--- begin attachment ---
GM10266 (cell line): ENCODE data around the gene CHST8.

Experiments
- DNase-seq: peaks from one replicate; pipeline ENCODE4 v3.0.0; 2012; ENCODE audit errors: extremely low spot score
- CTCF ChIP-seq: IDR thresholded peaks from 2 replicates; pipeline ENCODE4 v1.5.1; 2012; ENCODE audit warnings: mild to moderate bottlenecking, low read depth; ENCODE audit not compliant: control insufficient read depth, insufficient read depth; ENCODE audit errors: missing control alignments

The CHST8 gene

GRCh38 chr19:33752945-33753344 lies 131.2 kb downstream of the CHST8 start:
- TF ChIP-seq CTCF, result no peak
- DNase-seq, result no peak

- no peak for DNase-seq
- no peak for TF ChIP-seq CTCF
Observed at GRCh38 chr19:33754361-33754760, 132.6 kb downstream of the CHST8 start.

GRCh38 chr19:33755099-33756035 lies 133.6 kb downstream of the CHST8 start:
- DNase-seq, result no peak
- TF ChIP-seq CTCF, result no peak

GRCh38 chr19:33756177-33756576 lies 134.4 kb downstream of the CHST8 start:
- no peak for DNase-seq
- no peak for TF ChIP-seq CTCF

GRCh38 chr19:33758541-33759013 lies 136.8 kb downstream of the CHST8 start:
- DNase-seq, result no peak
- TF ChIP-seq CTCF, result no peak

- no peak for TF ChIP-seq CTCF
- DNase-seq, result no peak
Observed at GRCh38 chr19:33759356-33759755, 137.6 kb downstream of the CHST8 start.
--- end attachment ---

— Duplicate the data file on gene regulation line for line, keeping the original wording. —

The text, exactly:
GM10266 (cell line): ENCODE data around the gene CHST8.

Experiments
- DNase-seq: peaks from one replicate; pipeline ENCODE4 v3.0.0; 2012; ENCODE audit errors: extremely low spot score
- CTCF ChIP-seq: IDR thresholded peaks from 2 replicates; pipeline ENCODE4 v1.5.1; 2012; ENCODE audit warnings: mild to moderate bottlenecking, low read depth; ENCODE audit not compliant: control insufficient read depth, insufficient read depth; ENCODE audit errors: missing control alignments

The CHST8 gene

GRCh38 chr19:33752945-33753344 lies 131.2 kb downstream of the CHST8 start:
- TF ChIP-seq CTCF, result no peak
- DNase-seq, result no peak

- no peak for DNase-seq
- no peak for TF ChIP-seq CTCF
Observed at GRCh38 chr19:33754361-33754760, 132.6 kb downstream of the CHST8 start.

GRCh38 chr19:33755099-33756035 lies 133.6 kb downstream of the CHST8 start:
- DNase-seq, result no peak
- TF ChIP-seq CTCF, result no peak

GRCh38 chr19:33756177-33756576 lies 134.4 kb downstream of the CHST8 start:
- no peak for DNase-seq
- no peak for TF ChIP-seq CTCF

GRCh38 chr19:33758541-33759013 lies 136.8 kb downstream of the CHST8 start:
- DNase-seq, result no peak
- TF ChIP-seq CTCF, result no peak

- no peak for TF ChIP-seq CTCF
- DNase-seq, result no peak
Observed at GRCh38 chr19:33759356-33759755, 137.6 kb downstream of the CHST8 start.